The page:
I'm prototyping a system that finds the 3D pose of a object in a video sequence. For this I minimize a error function involving the rotation and translation of the object as parameters and two sets of points (polluted with gaussian noise but no outliers) as data.

I have tried to parameterize the rotation matrix both using 3 euler angles, and a rotation vector. Then I test my system with a synthetic data sequence and I see I obtain substantially less error with the 3 euler angles parameterization that with the rotation vector. I was expecting the opposite (notice the sequence I use doesn't result in any gimbal locks for the euler angles). This makes me wonder if I'm using the rotation vector parameterization correctly.

The steps I follow are, first I convert the rotation matrix to rotation vector (using the Rodrigues formula available in OpenCV) the resulting 3-vector is part of the parameters of my error function. Inside the error function I convert the rotation vector to rotation matrix and compute the residuals. I'm using python and scipy.optimize.leastsq (which internally uses MINPACK.lmdif) to minimize this error function. leastsq will compute the jacobian needed for the minimization numerically from the error function.

After reading a bit of theory about the lie group SO(3) and the lie algebra so(3), I understand that the so(3) (for me the rotation vector) corresponds to a tangent plane at the identity of SO(3). So my rotation vector is a local approximation to the corresponding rotation matrix.

What I thought that maybe I'm missing in my minimization is to convert the rotation vector back to a rotation matrix after each minimization step, and then back to a rotation vector (to take a new local approximation to the rotation matrix) for the next step. I can't test this possibility as I'm using a standard minimizer, which doesn't allow to do this.

Now I think that the Jacobian calculated at each minimization step should be enough to direct the rotation vector parameters in the correct direction without the conversions I mention in the above paragraph. However, I'm not fully sure and as I get worse performance with the rotation vector parameterization wrt. the euler angle parameterization, I assume I'm doing something wrong.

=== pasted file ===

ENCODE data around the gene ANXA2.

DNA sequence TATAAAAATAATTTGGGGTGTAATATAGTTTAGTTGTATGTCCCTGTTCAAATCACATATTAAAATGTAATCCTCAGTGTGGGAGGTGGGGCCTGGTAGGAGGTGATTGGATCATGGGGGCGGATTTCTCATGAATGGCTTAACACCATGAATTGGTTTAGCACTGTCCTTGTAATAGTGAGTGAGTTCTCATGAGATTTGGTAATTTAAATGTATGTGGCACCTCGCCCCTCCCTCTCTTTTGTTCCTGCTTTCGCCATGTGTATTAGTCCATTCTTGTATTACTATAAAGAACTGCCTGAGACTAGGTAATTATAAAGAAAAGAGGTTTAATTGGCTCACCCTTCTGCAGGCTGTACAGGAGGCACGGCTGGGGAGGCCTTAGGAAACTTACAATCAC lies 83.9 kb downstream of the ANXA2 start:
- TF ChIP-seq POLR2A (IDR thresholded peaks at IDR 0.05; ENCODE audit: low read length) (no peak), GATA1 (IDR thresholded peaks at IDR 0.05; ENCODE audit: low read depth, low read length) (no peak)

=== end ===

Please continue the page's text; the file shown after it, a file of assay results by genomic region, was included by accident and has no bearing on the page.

Would someone clarify/confirm the correct way of using the rotation vector in a minimization problem?

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    $\begingroup$ I suggest you write the equations for the function you are trying to minimize. Then, you need to be more precise in what you mean when you say "worked most of the time" and " it kind of works but gives worse results". $\endgroup$ – Bill Greene Aug 12 '17 at 12:53
  • $\begingroup$ It would be a good idea to describe what is the purpose of your project, besides adding the equations of your problem. You should also consider using scipy.optimize.minimize. $\endgroup$ – nicoguaro Aug 12 '17 at 16:22
  • $\begingroup$ Ok, I've had to rephrase the whole question. I hope it's more clear now. $\endgroup$ – martinako Aug 14 '17 at 11:56
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    $\begingroup$ Have you tested your code to make sure you are getting the correct solution for some simple examples, e.g. three points undergoing a simple translation or rotation? $\endgroup$ – Bill Greene Aug 14 '17 at 18:52
  • $\begingroup$ Without noise it works using rotation vectors in the way I describe it, for any combination of rotation, translations. But with noise sometimes the minimization diverges, and has more error until it diverges, compared to the same code using euler angles. I wonder if the way I use the rotation vectors in the minimization is the correct way of using them, even if works in some situations. $\endgroup$ – martinako Aug 15 '17 at 12:59

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